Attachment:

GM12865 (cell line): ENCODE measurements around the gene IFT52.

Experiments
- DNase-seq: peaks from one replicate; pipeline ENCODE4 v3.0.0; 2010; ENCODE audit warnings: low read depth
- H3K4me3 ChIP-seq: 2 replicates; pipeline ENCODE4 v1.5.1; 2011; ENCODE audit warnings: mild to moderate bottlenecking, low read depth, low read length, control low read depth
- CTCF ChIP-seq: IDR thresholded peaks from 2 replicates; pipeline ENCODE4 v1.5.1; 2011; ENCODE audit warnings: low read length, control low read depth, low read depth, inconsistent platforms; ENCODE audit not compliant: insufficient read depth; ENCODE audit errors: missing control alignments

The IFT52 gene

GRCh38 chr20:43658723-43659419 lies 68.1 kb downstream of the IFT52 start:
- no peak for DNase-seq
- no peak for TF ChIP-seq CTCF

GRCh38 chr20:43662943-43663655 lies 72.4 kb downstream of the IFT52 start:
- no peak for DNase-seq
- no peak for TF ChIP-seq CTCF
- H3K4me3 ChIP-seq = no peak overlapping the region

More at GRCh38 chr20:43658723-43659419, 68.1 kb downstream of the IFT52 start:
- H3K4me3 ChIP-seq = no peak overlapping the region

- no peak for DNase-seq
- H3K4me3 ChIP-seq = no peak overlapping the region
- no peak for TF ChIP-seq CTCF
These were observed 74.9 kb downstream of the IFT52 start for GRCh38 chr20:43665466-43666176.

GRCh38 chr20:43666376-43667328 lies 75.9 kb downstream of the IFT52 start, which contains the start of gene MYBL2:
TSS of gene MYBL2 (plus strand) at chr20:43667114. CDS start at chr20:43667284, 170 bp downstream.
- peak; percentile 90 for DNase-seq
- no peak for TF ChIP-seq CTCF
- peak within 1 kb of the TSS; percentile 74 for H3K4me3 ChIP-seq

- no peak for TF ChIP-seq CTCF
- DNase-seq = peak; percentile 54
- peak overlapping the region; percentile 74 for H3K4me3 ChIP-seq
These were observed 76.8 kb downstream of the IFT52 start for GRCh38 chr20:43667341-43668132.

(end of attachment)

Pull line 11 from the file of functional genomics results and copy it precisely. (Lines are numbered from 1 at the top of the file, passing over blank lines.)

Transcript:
- no peak for DNase-seq